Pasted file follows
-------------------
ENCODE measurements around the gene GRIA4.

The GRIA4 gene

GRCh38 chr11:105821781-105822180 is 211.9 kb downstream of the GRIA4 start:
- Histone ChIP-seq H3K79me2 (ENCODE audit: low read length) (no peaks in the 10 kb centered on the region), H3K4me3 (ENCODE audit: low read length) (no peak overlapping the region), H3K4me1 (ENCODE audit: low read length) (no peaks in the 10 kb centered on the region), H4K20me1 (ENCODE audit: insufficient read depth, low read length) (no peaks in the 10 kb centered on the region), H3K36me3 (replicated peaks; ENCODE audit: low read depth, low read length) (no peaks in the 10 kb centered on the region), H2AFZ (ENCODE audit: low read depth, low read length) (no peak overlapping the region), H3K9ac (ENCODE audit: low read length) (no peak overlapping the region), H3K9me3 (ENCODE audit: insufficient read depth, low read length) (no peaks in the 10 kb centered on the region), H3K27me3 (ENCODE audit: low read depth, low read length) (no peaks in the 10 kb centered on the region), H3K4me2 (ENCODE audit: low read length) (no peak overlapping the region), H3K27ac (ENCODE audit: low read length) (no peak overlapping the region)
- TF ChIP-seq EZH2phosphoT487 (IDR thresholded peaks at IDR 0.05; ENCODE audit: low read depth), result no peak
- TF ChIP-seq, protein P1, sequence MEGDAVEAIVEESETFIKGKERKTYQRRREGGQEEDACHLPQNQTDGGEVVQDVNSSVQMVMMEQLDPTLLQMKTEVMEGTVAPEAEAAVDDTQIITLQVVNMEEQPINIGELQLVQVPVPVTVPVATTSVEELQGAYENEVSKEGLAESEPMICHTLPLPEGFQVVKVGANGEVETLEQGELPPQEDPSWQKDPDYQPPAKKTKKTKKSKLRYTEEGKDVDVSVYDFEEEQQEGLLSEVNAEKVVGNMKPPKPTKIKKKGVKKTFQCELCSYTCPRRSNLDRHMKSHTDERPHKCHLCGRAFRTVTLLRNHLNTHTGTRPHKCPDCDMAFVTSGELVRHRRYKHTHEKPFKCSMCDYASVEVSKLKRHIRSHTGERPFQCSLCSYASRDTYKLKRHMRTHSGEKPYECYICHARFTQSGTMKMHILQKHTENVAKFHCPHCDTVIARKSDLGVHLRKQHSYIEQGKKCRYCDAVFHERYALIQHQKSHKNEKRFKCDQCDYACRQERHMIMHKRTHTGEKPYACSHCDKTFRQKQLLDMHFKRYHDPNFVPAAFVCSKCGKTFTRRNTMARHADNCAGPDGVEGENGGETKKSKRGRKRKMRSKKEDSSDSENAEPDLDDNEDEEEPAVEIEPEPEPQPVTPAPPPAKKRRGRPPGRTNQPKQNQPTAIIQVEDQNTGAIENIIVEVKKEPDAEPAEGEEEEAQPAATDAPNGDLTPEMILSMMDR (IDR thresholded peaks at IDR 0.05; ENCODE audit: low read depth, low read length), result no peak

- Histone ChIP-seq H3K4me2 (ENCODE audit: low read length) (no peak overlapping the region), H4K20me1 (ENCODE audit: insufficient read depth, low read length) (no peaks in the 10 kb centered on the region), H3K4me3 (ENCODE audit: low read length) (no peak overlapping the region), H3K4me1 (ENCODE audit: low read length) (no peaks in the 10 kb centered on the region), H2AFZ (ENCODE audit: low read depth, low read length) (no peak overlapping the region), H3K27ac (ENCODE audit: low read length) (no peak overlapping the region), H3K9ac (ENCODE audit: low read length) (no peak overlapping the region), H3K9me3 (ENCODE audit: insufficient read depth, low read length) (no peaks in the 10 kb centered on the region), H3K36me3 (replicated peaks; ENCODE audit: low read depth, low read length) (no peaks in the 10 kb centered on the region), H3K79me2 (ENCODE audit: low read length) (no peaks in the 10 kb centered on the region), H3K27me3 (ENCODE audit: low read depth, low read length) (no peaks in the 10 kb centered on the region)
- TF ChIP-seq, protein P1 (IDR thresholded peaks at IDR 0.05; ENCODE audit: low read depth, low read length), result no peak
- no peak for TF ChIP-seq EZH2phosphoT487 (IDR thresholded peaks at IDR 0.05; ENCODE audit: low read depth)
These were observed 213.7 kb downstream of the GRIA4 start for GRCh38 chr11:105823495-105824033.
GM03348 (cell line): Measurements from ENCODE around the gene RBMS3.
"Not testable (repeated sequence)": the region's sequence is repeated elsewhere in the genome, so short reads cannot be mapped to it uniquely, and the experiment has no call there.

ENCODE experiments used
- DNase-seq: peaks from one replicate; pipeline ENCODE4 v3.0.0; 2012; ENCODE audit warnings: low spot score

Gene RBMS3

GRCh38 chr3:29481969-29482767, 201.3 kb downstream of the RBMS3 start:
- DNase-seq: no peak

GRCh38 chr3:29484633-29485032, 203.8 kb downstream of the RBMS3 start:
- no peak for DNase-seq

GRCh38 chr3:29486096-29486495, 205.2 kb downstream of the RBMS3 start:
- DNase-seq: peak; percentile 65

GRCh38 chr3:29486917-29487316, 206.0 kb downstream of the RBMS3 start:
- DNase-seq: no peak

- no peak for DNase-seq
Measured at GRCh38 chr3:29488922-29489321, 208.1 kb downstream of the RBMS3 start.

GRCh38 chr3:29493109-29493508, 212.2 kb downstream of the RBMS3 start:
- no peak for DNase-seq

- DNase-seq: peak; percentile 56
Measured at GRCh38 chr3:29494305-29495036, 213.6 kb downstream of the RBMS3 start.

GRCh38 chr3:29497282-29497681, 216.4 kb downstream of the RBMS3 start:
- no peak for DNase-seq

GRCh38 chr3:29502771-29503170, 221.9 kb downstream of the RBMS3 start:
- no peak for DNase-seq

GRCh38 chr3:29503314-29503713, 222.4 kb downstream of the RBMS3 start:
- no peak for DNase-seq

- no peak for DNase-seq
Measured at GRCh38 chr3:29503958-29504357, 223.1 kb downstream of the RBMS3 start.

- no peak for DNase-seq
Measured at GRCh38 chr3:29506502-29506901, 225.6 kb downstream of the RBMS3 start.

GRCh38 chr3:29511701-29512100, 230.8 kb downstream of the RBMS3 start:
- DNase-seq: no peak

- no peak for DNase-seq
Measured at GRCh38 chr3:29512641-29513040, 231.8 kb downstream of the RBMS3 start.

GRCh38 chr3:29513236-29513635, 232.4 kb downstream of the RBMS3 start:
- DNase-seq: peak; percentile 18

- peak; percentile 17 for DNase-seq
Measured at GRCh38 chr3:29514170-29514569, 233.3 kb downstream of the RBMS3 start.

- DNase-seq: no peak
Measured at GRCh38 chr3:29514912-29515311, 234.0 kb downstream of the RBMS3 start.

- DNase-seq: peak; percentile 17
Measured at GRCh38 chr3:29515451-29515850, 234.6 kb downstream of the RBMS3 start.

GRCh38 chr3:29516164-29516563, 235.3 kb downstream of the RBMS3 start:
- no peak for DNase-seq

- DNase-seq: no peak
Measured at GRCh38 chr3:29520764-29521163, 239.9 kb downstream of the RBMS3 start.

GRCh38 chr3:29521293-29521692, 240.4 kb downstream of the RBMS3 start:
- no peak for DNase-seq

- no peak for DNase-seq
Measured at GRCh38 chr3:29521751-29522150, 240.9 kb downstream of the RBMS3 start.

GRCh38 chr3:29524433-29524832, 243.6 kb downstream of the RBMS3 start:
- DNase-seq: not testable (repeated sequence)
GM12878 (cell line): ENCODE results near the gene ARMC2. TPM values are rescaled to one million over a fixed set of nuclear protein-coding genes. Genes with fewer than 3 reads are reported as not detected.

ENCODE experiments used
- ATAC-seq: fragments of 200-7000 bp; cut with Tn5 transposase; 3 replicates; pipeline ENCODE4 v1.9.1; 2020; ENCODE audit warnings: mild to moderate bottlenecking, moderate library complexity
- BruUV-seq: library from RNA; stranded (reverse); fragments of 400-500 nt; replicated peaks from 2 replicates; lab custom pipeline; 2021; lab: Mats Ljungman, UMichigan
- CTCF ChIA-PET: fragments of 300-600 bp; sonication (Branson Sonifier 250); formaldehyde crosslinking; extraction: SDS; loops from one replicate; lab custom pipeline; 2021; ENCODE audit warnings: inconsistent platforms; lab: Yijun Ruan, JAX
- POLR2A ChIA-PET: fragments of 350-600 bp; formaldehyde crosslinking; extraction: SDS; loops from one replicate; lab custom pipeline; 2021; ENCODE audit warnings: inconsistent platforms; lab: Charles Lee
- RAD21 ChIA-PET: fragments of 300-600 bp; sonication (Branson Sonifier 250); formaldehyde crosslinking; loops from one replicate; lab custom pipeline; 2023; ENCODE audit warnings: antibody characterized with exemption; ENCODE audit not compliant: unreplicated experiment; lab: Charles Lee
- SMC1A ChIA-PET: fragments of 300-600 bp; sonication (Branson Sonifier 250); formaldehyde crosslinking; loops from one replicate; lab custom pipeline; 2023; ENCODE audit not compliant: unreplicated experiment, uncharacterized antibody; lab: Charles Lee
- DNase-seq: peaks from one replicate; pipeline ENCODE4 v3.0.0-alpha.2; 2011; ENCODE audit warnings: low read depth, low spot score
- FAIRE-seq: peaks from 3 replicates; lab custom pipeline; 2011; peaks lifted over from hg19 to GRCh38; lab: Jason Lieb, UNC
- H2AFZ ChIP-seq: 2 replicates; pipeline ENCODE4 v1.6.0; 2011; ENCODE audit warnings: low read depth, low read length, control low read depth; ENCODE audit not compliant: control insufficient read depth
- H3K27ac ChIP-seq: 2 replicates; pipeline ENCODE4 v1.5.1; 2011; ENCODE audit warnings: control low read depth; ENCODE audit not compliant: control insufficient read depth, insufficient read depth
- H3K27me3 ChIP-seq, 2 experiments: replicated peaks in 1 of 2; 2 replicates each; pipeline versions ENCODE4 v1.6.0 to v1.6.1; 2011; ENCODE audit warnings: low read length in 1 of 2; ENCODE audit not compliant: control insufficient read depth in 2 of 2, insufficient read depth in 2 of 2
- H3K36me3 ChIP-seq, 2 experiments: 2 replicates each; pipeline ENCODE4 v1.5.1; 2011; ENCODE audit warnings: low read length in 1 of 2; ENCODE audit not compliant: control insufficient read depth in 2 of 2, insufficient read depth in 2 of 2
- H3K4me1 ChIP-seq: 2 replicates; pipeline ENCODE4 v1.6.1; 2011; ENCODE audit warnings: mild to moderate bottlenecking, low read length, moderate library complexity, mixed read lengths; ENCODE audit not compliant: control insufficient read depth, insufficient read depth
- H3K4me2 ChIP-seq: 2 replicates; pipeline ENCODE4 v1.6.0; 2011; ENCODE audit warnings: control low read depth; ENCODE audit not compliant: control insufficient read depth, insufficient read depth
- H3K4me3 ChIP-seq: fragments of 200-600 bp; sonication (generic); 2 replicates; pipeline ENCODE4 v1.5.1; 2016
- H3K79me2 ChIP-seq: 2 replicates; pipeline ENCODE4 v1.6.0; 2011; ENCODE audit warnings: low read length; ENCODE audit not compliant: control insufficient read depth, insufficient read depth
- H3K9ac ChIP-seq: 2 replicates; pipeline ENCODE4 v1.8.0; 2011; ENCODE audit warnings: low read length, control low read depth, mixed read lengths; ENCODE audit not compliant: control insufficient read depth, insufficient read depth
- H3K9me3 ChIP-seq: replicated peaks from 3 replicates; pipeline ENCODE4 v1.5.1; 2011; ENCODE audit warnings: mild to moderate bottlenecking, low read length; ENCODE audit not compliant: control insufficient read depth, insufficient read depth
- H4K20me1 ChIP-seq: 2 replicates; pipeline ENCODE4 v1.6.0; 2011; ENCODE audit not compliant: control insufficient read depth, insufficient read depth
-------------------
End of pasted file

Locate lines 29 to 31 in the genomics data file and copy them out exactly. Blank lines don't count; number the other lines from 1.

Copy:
Measured at GRCh38 chr3:29494305-29495036, 213.6 kb downstream of the RBMS3 start.

GRCh38 chr3:29497282-29497681, 216.4 kb downstream of the RBMS3 start:
- no peak for DNase-seq